It was about the time Miller was donning the Eastern uniform that Clancy Hess took his first – and only – flying lesson. Hess’s father was a well-off chicken farmer and distributor near Chicago, and he was interested in aviation. When the air-racing circuit came to Chicago, the elder Hess found out that many of the pilots had nothing but the planes they strapped to their backs, and he invited them to stay at the rambling ranch house the family owned on the outskirts of town. When a few of them accepted Hess’s offer, the rest followed along, among them the already-famous Jimmy Doolittle. “They were all over the place,” said Clancy, who was 10 at the time and remembers cooking bacon and eggs for men who were regular fare for the front pages. The Hess family embraced the hard-living pilots, and the house became a social center as well. “They sure liked to party,” recalled Hess. “Besides my mother’s home cooking, they enjoyed my father’s home brew.” It was during one of these episodes that a racer named Johnny Livingstone got in a heated argument with a Department of Commerce official (in charge of aviation regulation at the time), which culminated in a bellowed challenge to the bureaucrat. “I can teach any 10-year-old to fly in an hour and a half,” Livingstone roared. As the only 10-year-old handy, it became Hess’s role to prove Livingstone’s point. “We were up for an hour and 45 minutes,” he said. Hess never look another lesson and was soon making his living in the air. He barnstormed for a time (you can see a collage of all the planes he flew) before joining the war effort. Because of his experience, he ended up flying special missions in the Pacific. “I got to fly every darned airplane you could think of,” he said. After the war, he flew for American Airlines for a time before returning to uniform in Korea, where he organized air mail for the Army and flew a Flying Boxcar. After war service, he rejoined American Airlines and retired in 1981. That far from ended his life in the air, however. In addition to being a charter member of AOPA, he helped found the Wings of Hope, which uses donated airplanes for missionary and service work in developing countries.

Dick Stouffer
Dick Stouffer

Although the Timeless Voices initiative was launched at AirVenture 2002, Chairman Dick Stouffer said the real push will come in October when hangar flying becomes more popular. The idea is for EAA members to seek out people with stories to tell, and arrange for them to be interviewed in front of a video camera. The interviews will be transcribed and filed away for posterity. They will be accessible through EAA’s museum and via the internet. The project is also a partner with the Library of Congress’ Veterans’ History Project. EAA will also add interviews with hundreds of historically important aviators recorded by EAA TV over the years. Stouffer said it can be a little tough coaxing the stories out of some people. “People are very modest,” he said. Naturally, Stouffer wanted to set an example by giving current and future generations an idea of life over Germany as the Second World War wound down. “The dates are burned in my memory,” said Stouffer as his eyes cast briefly skyward in remembrance. Stouffer’s tour of duty as a B-17 co-pilot started on Sept. 17, 1944. After training for months for high-altitude bombing, his first flight was a low-level effort aimed at softening up the German defenses for a major Allied offensive. By the time Hollywood screenwriters were finished, it became known as A Bridge Too Far. Stouffer’s remaining 34 missions were more routine. “I was shot at 35 times,” he said. Flak was a bomber pilot’s constant companion, even though Germany’s airborne resistance was on the wane. Axis fighter pilots were choosy about their targets. Tight formations, like those Stouffer’s squadron took pride in, were generally off limits for the Germans. “If you let the formation get loose, you could be a target. They also went after stragglers,” he said. One of the other perils of war, which has earned a legendary reputation among veterans, was something Stouffer enjoyed. “I never learned to hate Spam,” he said, adding that he still whips up some of his favorite recipes with the canned meat. “It’s delicious.”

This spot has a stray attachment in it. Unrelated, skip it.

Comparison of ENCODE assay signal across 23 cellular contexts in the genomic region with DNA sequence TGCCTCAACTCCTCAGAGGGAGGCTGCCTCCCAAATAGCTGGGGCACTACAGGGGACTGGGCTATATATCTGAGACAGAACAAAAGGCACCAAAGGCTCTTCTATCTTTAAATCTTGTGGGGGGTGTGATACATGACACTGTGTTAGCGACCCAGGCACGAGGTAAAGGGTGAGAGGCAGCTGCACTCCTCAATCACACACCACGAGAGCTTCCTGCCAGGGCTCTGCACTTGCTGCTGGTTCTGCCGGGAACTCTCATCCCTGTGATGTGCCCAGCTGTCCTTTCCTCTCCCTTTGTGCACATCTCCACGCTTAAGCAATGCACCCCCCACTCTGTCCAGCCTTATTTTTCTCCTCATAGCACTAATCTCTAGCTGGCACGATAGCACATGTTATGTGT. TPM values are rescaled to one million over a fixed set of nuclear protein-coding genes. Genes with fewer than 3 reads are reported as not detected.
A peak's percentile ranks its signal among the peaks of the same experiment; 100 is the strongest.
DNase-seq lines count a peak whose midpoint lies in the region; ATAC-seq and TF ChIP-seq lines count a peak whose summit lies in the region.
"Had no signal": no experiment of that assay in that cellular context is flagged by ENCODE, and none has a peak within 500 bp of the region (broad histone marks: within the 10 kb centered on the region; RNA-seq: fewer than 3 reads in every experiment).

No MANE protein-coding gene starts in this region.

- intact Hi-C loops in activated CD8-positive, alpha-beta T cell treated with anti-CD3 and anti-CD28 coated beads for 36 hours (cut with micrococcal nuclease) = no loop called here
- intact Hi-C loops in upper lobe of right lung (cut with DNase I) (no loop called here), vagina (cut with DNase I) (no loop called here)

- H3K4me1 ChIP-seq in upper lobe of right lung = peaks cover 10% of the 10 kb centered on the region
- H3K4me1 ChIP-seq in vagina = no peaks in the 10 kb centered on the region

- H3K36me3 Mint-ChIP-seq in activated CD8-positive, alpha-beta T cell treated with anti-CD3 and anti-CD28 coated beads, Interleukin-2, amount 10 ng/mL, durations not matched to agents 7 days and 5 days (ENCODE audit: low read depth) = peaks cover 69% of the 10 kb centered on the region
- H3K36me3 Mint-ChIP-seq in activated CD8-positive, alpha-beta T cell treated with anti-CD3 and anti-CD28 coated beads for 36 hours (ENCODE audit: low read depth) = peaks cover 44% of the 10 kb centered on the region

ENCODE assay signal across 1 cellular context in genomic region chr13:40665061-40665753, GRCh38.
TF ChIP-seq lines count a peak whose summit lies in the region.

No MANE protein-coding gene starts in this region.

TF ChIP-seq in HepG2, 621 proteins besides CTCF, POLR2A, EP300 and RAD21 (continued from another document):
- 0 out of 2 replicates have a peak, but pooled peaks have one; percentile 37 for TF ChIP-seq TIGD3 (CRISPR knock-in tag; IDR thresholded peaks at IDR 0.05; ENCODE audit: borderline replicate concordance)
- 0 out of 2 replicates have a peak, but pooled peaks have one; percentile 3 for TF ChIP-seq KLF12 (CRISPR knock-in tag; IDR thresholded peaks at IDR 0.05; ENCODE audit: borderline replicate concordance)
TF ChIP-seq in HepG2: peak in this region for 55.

Hal Weekley and B-17
Hal Weekley with Aluminum Overcast

There must have been times when Hal Weekley wondered whether he’d ever taste that wartime staple again. On his 20th sortie in a B-17, his aircraft was the only one of his squadron hit by enemy fire. He and his crew bailed out at 25,000 feet over France, and what followed would make a good movie; that would be fine with Weekley, as long as he didn’t have to play the lead again. After hiding for a few days, Weekley was found by the French underground. He was given food, clothing, and a new identity. For six weeks, he lived among the French, working in the fields and picking his way toward freedom. Often, he’d work side by side with German soldiers and there would be other Allied refugees among them. The Americans, British, and Canadians were told to keep their mouths shut and pretend they couldn’t hear. “There were an awful lot of deaf and dumb guys who were 22 and 23 years old,” he said. Waiting at home was his pregnant wife and an increasingly apprehensive family, who were clinging to hope after receiving the dreaded MIA telegram. Eight weeks after jumping for his life, Weekley showed up, unannounced, at home. Weekley went on to work for the CAA and FAA, but he didn’t leave the left seat of a B-17 until a year ago, after he turned 80. Until then he flew EAA’s B-17 “Aluminum Overcast,” which still tours the country and flew several times a day at AirVenture. When he retired, he was one of a handful of B-17 check pilots left. “I’d been flying the B-17 for 58 years when I shut it down,” he said.

EAA’s Tennyson said the enormity of the job ahead is eclipsed only by its importance. “We have to make sure we preserve these stories,” he said. “These stories are all over the country.” EAA chapters will be getting information on the initiative in coming weeks and will be strongly encouraged to take part. Updates will be posted regularly on EAA’s web site.